It might never be possible to know precisely how an economy is performing in any given moment. But recently it has gotten harder to get a clear picture of Britain’s economy, particularly the labor market.
This month, Britain’s Office for National Statistics delayed the release of its flagship report on jobs to give itself more time “to produce the best possible estimates” of how many people are working or not.
When it was released a week late on Tuesday, the report relied on a new “experimental” data series for the employment and unemployment rates, using tax and state benefit data instead of its traditional survey of households, which has become less reliable because more and more people are refusing to participate.
For some analysts, the new data raised concerns about the usefulness of the information, at a time when the labor market is under intense scrutiny. Policymakers at the Bank of England are parsing the employment data for signs of how persistent inflation so they can determine how aggressive monetary policy needs to be in response.
Tuesday’s data showed that the labor market was continuing to cool, following the same trend as the previous month, with more unemployment and fewer job vacancies. It’s the beginning of a turnaround that policymakers expect to ease persistently high inflation, which was stuck at 6.7 percent last month. The Bank of England has raised interest rates to their highest level since 2008, and officials have signaled they will remain high well into next year.
But the latest labor market release needs to be taken “with a huge pinch of salt,” Philip Shaw, an economist at Investec, wrote in an analyst note. Policymakers at the Bank of England have “lost another important set of figures” to guide them in setting interest rates, he argued.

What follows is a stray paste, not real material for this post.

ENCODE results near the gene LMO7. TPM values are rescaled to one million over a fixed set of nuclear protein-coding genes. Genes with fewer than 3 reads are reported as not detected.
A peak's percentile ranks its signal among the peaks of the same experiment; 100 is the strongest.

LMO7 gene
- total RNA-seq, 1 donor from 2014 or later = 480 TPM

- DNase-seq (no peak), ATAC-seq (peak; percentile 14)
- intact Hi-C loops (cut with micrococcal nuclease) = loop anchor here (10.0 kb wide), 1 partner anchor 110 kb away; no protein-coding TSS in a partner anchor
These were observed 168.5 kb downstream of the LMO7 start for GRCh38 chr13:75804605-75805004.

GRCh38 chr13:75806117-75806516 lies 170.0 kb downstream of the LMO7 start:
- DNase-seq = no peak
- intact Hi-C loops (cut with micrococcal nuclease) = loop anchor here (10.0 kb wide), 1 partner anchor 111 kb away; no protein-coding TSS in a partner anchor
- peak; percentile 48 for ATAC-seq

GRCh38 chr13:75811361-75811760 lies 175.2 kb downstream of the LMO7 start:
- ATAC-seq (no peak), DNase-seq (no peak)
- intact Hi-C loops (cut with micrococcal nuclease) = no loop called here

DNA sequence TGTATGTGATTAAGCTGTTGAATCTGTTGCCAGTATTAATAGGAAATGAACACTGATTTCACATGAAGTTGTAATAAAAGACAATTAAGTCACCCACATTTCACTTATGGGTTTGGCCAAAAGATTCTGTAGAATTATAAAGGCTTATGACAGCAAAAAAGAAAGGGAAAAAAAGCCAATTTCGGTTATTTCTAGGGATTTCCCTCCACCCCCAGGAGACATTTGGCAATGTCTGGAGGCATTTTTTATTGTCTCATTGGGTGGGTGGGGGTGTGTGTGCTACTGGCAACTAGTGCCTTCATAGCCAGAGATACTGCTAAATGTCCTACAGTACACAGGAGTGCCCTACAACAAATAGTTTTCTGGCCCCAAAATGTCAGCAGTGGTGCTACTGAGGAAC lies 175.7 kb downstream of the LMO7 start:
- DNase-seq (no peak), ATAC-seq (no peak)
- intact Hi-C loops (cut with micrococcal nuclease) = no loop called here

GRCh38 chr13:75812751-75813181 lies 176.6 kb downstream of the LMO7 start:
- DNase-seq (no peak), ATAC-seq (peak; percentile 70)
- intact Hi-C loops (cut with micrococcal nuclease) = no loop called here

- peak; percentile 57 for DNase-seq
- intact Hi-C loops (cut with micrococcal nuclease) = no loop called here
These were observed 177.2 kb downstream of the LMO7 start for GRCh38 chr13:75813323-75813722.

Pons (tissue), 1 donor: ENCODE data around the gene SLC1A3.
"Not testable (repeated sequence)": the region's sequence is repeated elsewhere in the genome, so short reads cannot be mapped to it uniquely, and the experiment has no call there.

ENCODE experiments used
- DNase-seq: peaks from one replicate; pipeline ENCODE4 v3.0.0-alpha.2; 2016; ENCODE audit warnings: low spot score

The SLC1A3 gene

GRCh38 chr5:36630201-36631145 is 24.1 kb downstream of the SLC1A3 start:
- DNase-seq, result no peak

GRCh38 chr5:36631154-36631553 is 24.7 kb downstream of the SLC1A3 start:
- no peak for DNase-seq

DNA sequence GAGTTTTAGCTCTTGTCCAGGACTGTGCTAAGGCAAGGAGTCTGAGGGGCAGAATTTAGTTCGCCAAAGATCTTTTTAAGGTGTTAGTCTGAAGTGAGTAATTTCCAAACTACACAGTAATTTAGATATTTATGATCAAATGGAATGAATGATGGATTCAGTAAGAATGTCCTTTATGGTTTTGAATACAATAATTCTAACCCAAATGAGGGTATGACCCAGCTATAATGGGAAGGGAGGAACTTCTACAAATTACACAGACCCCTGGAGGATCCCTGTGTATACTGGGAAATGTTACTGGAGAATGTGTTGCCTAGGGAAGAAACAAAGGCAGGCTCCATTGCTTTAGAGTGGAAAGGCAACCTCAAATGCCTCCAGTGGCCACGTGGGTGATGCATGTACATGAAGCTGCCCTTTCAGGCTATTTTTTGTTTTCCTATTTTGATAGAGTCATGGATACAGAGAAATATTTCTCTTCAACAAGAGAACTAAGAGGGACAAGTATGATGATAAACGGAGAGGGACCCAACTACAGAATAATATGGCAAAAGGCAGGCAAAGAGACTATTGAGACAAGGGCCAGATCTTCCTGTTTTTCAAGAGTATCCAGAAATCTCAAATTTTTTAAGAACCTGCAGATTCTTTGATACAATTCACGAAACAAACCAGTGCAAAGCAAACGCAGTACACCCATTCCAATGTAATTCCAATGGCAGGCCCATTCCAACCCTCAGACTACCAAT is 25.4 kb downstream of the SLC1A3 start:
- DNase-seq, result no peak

The delayed report comes as broader questions have arisen about the quality of Britain’s economic measurements and forecasting. Last month, the statistics office issued a particularly large upward revision to the size of the economy after pandemic lockdowns. Other economic institutions, including the Bank of England, have been criticized for underestimating inflation, while an independent fiscal watchdog disclosed “genuine errors” in its forecasts.
Statisticians have recently been focused on how to get more real-time economic data amid a series of major disruptions to the economy, from the pandemic to the energy crisis. At the same time older data-collection methods have become harder to maintain in the digital age.
The Labor Force Survey, which began in 1973, aims to provide a comprehensive measure of how many people are and aren’t working, and why, based on tens of thousands of respondents. Households are questioned by phone every 13 weeks for five times.
The survey has suffered from a steeply declining response rate for many reasons, including that people increasingly do not want or do not have time to answer phone surveys. The pandemic also put an end to in-person interviews. The rate of people willing to take part has dropped to about 15 percent, from about 50 percent a decade ago.